Neurophilosophy on Lobotomy

lobotomyThe blog “Neurophilosophy” has an interesting item on the history of prefrontal lobotomy. It is a rather tendentious piece, to be certain, but it contains lots of interesting details. Surprisingly (to me, anyway) it says that the first lobotomies were performed in the 1890s. Of course, the modern procedure was invented by Antonio Egas Moniz in the 1930s, and it became disturbingly popular in the 1940s and 1950s, especially in the US, most notoriously in the hands of Walter Freeman. In 1945, Freeman created the “ice-pick” version of procedure which he could complete in 10 minutes without anaesthesia. Freeman performed nearly 3,500 operations of this sort. The popularity of the lobotomy did not last long. In addition to its unpredictable outcomes, and the arrival of psychopharmaceuticals, Freeman’s showman-like stunts (performing two lobotomies at once, performing multiple lobotomies in rapid succession) led to its decline in the late 1950s.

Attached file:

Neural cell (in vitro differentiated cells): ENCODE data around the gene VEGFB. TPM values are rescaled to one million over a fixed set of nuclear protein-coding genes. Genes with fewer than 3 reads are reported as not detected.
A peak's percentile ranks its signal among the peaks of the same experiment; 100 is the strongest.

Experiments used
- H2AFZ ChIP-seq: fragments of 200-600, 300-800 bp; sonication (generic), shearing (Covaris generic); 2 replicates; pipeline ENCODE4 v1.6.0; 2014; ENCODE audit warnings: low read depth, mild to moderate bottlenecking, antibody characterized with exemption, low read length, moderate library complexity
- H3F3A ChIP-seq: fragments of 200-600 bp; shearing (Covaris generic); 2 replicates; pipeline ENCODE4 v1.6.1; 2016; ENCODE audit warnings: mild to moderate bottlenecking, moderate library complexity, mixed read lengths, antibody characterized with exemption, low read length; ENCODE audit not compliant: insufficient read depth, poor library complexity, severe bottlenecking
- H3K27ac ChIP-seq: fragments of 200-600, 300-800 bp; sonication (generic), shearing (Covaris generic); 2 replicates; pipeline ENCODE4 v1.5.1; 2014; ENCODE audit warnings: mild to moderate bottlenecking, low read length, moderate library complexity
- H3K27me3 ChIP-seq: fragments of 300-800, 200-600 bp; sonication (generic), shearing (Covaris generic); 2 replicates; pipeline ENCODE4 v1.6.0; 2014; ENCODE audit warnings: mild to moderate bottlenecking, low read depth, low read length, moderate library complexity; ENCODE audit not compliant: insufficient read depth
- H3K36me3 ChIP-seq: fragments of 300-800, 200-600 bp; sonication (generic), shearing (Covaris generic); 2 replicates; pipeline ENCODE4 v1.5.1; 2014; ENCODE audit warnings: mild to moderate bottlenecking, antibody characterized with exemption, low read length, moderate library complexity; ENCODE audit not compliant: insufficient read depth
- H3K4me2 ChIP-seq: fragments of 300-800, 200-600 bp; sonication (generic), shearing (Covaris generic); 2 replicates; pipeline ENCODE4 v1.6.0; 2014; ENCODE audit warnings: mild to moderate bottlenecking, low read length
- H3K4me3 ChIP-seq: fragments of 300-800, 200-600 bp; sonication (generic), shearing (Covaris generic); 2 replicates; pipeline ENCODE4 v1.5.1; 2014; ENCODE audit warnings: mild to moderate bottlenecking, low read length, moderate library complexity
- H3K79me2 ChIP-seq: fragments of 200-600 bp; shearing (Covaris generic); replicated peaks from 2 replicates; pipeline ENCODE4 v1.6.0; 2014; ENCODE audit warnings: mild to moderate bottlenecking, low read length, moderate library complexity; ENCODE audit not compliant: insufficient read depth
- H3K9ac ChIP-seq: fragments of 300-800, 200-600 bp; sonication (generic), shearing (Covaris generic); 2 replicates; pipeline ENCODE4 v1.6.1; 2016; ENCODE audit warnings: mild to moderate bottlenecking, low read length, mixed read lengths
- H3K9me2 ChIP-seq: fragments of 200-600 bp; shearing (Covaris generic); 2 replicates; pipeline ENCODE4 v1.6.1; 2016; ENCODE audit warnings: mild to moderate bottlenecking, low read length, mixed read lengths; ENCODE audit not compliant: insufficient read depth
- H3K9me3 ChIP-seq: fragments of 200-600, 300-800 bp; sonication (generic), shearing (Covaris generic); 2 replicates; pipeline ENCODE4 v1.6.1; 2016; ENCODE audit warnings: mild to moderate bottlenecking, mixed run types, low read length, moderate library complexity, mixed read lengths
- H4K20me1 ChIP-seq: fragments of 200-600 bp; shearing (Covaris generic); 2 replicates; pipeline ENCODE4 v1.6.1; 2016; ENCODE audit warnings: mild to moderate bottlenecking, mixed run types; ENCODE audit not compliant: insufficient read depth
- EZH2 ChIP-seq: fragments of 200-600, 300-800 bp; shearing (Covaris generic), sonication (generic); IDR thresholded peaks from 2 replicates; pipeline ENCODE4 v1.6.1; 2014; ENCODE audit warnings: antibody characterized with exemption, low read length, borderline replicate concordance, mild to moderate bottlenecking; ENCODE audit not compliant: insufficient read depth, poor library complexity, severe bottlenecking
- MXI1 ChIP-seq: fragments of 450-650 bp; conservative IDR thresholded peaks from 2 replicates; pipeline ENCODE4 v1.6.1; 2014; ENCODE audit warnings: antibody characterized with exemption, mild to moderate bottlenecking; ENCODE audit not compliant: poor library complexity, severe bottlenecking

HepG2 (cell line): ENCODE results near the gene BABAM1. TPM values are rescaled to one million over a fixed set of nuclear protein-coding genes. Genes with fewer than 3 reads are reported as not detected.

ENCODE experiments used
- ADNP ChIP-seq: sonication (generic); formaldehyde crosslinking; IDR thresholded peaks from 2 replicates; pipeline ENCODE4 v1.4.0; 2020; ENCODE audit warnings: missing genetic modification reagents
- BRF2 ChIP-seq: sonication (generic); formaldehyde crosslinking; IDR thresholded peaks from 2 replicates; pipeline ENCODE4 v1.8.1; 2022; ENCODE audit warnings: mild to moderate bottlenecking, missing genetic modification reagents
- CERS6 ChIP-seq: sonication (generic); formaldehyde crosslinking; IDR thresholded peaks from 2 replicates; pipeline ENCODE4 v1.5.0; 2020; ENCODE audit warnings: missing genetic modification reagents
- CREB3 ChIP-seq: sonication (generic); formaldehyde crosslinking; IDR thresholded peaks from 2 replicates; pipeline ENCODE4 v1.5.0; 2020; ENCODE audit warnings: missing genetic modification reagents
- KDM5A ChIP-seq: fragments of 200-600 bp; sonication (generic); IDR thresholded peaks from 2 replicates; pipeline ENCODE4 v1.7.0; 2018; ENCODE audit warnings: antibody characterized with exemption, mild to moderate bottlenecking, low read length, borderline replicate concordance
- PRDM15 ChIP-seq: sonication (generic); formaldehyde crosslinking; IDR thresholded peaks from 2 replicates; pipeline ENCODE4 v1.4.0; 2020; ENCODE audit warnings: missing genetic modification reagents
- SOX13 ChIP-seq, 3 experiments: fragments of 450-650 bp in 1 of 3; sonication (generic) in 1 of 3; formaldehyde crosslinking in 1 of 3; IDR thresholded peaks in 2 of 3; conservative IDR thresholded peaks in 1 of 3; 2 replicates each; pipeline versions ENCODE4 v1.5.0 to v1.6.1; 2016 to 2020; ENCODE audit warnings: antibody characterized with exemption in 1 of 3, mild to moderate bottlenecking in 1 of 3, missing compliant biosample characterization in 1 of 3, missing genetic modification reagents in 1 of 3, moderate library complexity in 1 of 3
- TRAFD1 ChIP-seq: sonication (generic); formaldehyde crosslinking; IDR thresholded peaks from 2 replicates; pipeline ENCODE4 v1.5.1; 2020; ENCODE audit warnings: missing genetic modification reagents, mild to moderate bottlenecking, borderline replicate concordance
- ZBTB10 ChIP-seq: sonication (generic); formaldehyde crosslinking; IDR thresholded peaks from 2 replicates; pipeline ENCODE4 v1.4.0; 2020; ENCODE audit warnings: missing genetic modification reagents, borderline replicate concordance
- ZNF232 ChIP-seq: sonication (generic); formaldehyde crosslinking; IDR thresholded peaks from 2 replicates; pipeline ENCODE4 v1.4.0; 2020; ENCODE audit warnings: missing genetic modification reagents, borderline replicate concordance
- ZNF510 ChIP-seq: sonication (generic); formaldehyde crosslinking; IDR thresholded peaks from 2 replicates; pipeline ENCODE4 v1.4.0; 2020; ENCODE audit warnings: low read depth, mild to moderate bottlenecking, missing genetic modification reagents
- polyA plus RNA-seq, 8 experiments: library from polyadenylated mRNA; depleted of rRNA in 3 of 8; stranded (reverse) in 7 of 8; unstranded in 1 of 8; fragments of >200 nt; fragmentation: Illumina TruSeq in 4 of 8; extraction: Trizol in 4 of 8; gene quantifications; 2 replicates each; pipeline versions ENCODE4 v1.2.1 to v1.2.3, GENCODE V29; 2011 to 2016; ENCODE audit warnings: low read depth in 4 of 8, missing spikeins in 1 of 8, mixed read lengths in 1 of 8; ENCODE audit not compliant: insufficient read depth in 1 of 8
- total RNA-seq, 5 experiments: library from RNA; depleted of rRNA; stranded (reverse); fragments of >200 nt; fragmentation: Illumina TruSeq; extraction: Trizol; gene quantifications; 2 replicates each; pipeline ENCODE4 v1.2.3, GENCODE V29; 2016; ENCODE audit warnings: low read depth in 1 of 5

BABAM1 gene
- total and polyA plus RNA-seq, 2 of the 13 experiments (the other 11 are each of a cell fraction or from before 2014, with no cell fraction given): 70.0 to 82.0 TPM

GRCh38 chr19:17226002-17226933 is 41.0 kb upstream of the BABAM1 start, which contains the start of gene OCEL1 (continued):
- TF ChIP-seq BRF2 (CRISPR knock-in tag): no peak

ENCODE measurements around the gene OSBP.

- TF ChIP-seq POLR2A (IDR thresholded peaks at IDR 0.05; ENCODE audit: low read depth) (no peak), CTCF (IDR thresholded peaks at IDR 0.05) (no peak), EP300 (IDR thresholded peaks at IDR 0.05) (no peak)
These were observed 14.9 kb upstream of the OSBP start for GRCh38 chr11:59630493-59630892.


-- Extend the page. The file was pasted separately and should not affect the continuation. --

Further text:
About Christopher Green

Professor of Psychology at York University (Toronto). Former editor of the Journal of the History of the Behavioral Sciences. Creator of the "Classics in the History of Psychology" website and of the "This Week in the History of Psychology" podcast series.